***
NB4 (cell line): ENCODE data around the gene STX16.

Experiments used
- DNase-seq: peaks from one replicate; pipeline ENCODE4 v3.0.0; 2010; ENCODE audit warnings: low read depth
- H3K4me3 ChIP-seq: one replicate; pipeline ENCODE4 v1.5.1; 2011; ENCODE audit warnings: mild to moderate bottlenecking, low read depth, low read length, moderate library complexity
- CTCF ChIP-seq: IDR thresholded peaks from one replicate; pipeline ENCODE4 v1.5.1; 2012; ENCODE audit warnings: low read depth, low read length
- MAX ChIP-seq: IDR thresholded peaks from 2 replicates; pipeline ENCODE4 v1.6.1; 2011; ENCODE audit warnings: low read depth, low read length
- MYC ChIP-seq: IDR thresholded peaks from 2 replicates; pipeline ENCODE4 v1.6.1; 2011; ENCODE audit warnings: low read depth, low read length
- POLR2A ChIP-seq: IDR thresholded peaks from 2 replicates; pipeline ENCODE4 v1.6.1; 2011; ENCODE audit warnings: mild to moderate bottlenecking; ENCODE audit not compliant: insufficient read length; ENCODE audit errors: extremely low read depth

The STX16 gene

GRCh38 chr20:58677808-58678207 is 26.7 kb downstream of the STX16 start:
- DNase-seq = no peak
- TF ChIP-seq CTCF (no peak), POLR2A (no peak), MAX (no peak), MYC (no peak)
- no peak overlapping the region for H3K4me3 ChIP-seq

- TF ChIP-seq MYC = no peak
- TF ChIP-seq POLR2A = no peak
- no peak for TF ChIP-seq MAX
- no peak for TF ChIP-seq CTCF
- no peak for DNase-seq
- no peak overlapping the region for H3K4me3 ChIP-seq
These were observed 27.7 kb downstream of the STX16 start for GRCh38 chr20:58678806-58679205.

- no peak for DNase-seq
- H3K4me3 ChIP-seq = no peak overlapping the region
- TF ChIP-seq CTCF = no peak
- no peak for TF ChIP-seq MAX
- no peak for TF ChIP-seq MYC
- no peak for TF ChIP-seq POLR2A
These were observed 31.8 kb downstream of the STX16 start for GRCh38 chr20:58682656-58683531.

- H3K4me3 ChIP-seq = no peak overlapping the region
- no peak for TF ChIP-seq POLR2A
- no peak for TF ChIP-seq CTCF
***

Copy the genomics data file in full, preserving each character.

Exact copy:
NB4 (cell line): ENCODE data around the gene STX16.

Experiments used
- DNase-seq: peaks from one replicate; pipeline ENCODE4 v3.0.0; 2010; ENCODE audit warnings: low read depth
- H3K4me3 ChIP-seq: one replicate; pipeline ENCODE4 v1.5.1; 2011; ENCODE audit warnings: mild to moderate bottlenecking, low read depth, low read length, moderate library complexity
- CTCF ChIP-seq: IDR thresholded peaks from one replicate; pipeline ENCODE4 v1.5.1; 2012; ENCODE audit warnings: low read depth, low read length
- MAX ChIP-seq: IDR thresholded peaks from 2 replicates; pipeline ENCODE4 v1.6.1; 2011; ENCODE audit warnings: low read depth, low read length
- MYC ChIP-seq: IDR thresholded peaks from 2 replicates; pipeline ENCODE4 v1.6.1; 2011; ENCODE audit warnings: low read depth, low read length
- POLR2A ChIP-seq: IDR thresholded peaks from 2 replicates; pipeline ENCODE4 v1.6.1; 2011; ENCODE audit warnings: mild to moderate bottlenecking; ENCODE audit not compliant: insufficient read length; ENCODE audit errors: extremely low read depth

The STX16 gene

GRCh38 chr20:58677808-58678207 is 26.7 kb downstream of the STX16 start:
- DNase-seq = no peak
- TF ChIP-seq CTCF (no peak), POLR2A (no peak), MAX (no peak), MYC (no peak)
- no peak overlapping the region for H3K4me3 ChIP-seq

- TF ChIP-seq MYC = no peak
- TF ChIP-seq POLR2A = no peak
- no peak for TF ChIP-seq MAX
- no peak for TF ChIP-seq CTCF
- no peak for DNase-seq
- no peak overlapping the region for H3K4me3 ChIP-seq
These were observed 27.7 kb downstream of the STX16 start for GRCh38 chr20:58678806-58679205.

- no peak for DNase-seq
- H3K4me3 ChIP-seq = no peak overlapping the region
- TF ChIP-seq CTCF = no peak
- no peak for TF ChIP-seq MAX
- no peak for TF ChIP-seq MYC
- no peak for TF ChIP-seq POLR2A
These were observed 31.8 kb downstream of the STX16 start for GRCh38 chr20:58682656-58683531.

- H3K4me3 ChIP-seq = no peak overlapping the region
- no peak for TF ChIP-seq POLR2A
- no peak for TF ChIP-seq CTCF